The High Court has lifted a gagging order that had stopped journalists from reporting the controversial details of a legal battle concerning allegations of torture and brutality by British troops in Iraq.
The abuse is said to have occurred after soldiers were ambushed on the road from Amara to Basra, near Majar al-Kabir in south-east Iraq, on 14 May 2004.
Some 31 Iraqis were said to have been taken into custody by the British Army at their headquarters at Abu Naji after the firefight.
Iraqi families and survivors are seeking compensation and a ruling at a High Court hearing due to start in the near future that the Government is legally obliged to set up an independent inquiry into the incident.
They say 22 of those detained at Abu Naji died and the nine survivors were tortured and abused.
Iraqi death certificates to go before the court are said to state that corpses of Iraqis rounded up showed signs of “mutilation” and “torture”.
Lawyers investigating the allegations say the testimonies of five witnesses to the events “combine to give a harrowing account of what took place”.
The Ministry of Defence has denied there was evidence of wrongdoing by soldiers, including the deliberate mutilation of corpses.
Until it was lifted today, the gagging order prevented the press from reporting any of the allegations made by the Iraqi families and those who say they were survivors of the abuse.
The order would also have prevented reporting of the pending High Court hearing in any meaningful way.
It blocked the naming of any of the Iraqi claimants, or the telling of their stories, until a final decision was taken on whether there will be any criminal prosecutions against any soldiers.
The ban was imposed last December by Lord Justice Thomas, sitting with Mr Justice Silber, after the Ministry of Defence confirmed the possibility of criminal prosecutions.
Lord Justice Thomas said “adverse publicity” arising from the civil High Court case would be “highly undesirable”.
But today, in an extraordinary judicial clash of views, another senior judge, Lord Justice Moses – also sitting with Mr Justice Silber – overturned the ban “in its entirety”.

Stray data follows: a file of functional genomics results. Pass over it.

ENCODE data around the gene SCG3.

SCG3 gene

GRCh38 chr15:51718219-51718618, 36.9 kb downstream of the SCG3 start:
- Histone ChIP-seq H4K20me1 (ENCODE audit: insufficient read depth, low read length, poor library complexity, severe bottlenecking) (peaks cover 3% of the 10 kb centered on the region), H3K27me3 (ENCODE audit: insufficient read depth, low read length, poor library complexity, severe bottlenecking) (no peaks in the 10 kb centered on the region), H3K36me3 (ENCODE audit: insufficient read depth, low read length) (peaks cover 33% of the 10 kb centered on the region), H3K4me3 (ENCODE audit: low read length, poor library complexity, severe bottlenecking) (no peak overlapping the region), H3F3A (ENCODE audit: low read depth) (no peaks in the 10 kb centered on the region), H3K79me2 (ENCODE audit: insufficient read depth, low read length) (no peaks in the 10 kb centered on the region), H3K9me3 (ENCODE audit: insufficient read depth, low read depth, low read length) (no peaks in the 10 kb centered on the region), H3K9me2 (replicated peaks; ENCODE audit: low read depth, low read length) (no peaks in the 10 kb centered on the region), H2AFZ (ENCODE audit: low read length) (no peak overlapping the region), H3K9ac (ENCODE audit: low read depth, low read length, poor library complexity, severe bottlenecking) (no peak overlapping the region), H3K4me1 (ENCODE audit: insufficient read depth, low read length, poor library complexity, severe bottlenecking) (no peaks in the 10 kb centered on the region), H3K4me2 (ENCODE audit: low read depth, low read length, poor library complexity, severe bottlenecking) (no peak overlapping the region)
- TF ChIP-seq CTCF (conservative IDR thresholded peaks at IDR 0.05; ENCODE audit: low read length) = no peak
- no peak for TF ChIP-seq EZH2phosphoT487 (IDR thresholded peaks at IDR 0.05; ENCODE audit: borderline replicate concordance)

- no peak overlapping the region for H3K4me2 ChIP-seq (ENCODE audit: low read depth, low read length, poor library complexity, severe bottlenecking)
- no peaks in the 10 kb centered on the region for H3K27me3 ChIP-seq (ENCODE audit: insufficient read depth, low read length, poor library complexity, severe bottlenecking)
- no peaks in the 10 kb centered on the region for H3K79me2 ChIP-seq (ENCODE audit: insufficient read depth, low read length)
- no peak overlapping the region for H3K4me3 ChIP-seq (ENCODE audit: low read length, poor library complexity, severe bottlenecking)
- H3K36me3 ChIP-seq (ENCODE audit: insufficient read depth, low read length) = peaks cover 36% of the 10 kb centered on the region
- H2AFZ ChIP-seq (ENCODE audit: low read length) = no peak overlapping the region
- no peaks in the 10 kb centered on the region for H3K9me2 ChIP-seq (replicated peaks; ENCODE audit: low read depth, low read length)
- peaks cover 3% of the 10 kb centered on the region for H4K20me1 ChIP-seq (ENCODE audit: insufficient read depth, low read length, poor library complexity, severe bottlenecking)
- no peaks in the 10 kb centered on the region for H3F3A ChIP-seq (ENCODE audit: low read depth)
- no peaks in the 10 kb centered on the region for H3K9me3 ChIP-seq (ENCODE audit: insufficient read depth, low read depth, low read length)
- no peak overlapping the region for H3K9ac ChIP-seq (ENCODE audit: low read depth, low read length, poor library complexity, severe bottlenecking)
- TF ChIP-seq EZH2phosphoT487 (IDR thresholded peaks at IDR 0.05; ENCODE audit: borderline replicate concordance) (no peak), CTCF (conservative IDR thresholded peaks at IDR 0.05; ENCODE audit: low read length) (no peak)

He ruled there was “ample material” to support the proposition that the proceedings to be brought in the High Court should be “in the public domain”, and ample authority “for the good reasons why that should be so”.
The MoD had wanted to keep secret the names of the Army regiments allegedly involved.
But Lord Justice Moses ruled there was no basis for keeping secret the names of those who were subject to investigation.
The possibility of there being any prosecution was “far too remote”, said the judge, and there was certainly no statutory prohibition on the publication of names.
Mr Justice Silber said: “For the reasons given by (Lord Justice Moses), I agree with him.”
The decision was a victory for the publishers of the Guardian, Times and BBC, who had all challenged the gagging order.
The senior partners of the two law firms representing the Iraqis are Phil Shiner of Public Interest lawyers and Martyn Day of Leigh Day and Co.
They say they travelled out to Istanbul earlier this month to meet with some of the survivors and the other witnesses to the events.
Mr Shiner said today: “The testimonies of these five men taken over five days in Istanbul by myself and Martyn contain shocking material and combine to give a harrowing account of what took place.
“I have never heard such evidence in nearly 30 years of being a solicitor.”
Martyn Day said: “Phil and I are clear that what took place in Majar is of massive consequence not just for the British Army and the British Government but for the British people.
“Today is the first step in ensuring what happened in Majar is brought out into the open.”
The BBC’s Panorama programme, which is preparing an item on the Majar incident, welcomed today’s ruling.
Deputy editor Frank Simmonds said: “Panorama is very pleased with the judgment as it clears the way for a more constructive dialogue with the MoD on matters of clear public interest.”
During the hearing, Lord Justice Moses said it was “barmy” that it had taken so long for the military authorities to investigate what had happened at Majar in 2004.
He said: “It is not fair on them (the soldiers) as well as on everybody else.”
Jonathan Swift, appearing for the MoD, said fresh investigations had become necessary as a result of the witness statements made by the Iraqi claimants in the pending High Court hearing.
He said he was only seeking to uphold the gagging order in so far as it prohibited the naming of the regiments involved.
The judge said: “It is not the way it works. If you are right then it is one rule for the MoD and another rule for the ordinary citizen.”
Swift said he was not suggesting there should be different rules for different categories, but a no-names order was necessary in the present case “on a precautionary basis” because possible criminal proceedings could be undermined by publicity.
But the judge said: “There is nothing unusual in this case in relation to the disclosure of the identity of someone who is being investigated and where there remains the possibility of future criminal proceedings.”
There was no basis for an order that there should not be disclosure of those who were subject to investigation.